• The Ministry of Justice may appeal. However, if it does, it will actually be forced to adopt the position the unions initially argued for – i.e. that transitional protections are a good thing.
  • The Ministry may not appeal, and instead seek to remove the unfairness.

There are a number of ways the Ministry might do so:

  • The Ministry could offer all judges the same protection that members with transitional protection get – but that would cost more money from the public purse – possibly an additional £80,000,000 for judges alone. (The same across the public sector would cost billions of pounds).
  • Bearing in mind that the unfairness has been deemed to be insofar as those with transitional protections have been treated better (in the judge’s view) than they might have been, one option may be to remove transitional protections completely.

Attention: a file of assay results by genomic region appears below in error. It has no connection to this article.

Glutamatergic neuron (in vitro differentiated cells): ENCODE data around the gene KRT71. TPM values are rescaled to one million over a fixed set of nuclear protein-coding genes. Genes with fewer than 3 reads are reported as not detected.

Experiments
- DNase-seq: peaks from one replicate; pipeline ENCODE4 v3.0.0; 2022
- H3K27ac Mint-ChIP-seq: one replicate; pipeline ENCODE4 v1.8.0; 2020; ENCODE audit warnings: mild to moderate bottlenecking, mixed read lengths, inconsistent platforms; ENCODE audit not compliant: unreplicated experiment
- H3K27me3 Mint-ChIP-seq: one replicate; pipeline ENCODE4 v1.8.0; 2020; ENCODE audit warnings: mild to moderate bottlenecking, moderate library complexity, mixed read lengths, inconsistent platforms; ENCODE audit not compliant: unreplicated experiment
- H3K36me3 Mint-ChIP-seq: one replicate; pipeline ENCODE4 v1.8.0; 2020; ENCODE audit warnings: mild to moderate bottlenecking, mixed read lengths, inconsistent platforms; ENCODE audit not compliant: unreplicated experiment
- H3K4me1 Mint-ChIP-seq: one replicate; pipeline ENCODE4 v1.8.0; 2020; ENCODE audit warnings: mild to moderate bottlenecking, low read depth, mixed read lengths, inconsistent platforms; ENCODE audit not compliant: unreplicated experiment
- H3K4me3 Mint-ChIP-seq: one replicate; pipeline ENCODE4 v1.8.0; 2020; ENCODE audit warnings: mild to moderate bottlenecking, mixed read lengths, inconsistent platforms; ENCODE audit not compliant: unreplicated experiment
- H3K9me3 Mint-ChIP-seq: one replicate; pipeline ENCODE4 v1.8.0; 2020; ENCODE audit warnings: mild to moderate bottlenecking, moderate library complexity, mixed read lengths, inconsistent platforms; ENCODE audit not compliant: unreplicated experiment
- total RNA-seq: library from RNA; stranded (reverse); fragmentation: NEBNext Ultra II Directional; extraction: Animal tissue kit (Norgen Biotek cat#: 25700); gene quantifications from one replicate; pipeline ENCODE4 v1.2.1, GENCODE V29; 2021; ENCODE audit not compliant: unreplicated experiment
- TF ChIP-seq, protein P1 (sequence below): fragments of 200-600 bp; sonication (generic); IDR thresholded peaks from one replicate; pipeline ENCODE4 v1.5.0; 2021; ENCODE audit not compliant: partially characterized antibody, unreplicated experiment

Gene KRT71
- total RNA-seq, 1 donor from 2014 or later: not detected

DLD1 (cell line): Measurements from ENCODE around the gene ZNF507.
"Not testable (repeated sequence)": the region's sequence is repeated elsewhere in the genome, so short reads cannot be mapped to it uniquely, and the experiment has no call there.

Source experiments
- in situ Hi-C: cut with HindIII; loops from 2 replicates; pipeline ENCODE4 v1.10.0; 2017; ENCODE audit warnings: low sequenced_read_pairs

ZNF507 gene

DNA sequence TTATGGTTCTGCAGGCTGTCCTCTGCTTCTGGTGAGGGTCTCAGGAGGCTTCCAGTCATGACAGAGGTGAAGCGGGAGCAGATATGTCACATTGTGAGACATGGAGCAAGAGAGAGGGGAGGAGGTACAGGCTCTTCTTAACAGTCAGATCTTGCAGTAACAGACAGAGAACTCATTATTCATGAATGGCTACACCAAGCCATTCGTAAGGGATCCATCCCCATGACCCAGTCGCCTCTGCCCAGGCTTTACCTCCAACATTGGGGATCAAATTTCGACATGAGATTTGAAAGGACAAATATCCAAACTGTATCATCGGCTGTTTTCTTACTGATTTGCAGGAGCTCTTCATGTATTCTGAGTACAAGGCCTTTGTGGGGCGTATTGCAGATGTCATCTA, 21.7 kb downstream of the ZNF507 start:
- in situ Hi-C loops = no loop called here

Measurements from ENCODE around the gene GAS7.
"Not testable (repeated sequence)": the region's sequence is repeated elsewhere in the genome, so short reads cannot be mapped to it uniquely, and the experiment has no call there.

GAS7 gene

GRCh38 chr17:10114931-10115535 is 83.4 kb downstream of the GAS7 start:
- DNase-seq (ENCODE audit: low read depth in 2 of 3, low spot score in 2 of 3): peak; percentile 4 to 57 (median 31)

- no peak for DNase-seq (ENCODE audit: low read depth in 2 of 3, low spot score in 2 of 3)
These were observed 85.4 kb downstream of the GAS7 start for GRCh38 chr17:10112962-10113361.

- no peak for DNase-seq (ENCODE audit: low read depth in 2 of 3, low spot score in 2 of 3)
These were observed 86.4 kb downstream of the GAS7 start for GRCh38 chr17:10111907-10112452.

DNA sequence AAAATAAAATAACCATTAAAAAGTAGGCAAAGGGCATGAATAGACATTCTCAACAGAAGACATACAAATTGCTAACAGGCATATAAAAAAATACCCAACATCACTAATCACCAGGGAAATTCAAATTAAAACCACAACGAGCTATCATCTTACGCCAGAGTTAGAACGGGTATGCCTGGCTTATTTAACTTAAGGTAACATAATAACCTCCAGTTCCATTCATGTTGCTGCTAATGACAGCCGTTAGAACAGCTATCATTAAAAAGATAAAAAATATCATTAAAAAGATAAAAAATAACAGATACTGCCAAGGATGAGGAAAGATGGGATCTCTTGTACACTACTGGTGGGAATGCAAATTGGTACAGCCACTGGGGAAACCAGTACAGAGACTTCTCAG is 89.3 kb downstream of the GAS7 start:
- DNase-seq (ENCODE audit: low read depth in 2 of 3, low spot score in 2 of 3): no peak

This would reduce the cost to the public – possibly by £28,000,000.
Unfortunately if this latter course is taken, some members of the pension scheme lose out. Ultimately it would mean no member of the pensions’ scheme will gain from the claimants’ win, in this ET.

What is the PFEW doing?
Nationally and locally we continue to monitor the situation. We believe that transitional protections are a good thing, are deeply disappointed that this case may have consequences that the litigants did not anticipate, and are concerned this may cause pension scheme members to lose money.

We believe it is important that we act in the best interests of as many of our members as possible and that transitional protections offer a better pension for more members.

The ET decision is only binding on the judges, not on any other employers, although it may be referred to in other ET cases.
The judges’ position is different in many respects from the police position. However, it remains to be seen whether – in fighting the one common element of schemes, the transitional protection – the litigants have opened the door to poorer pension provision in the public sector?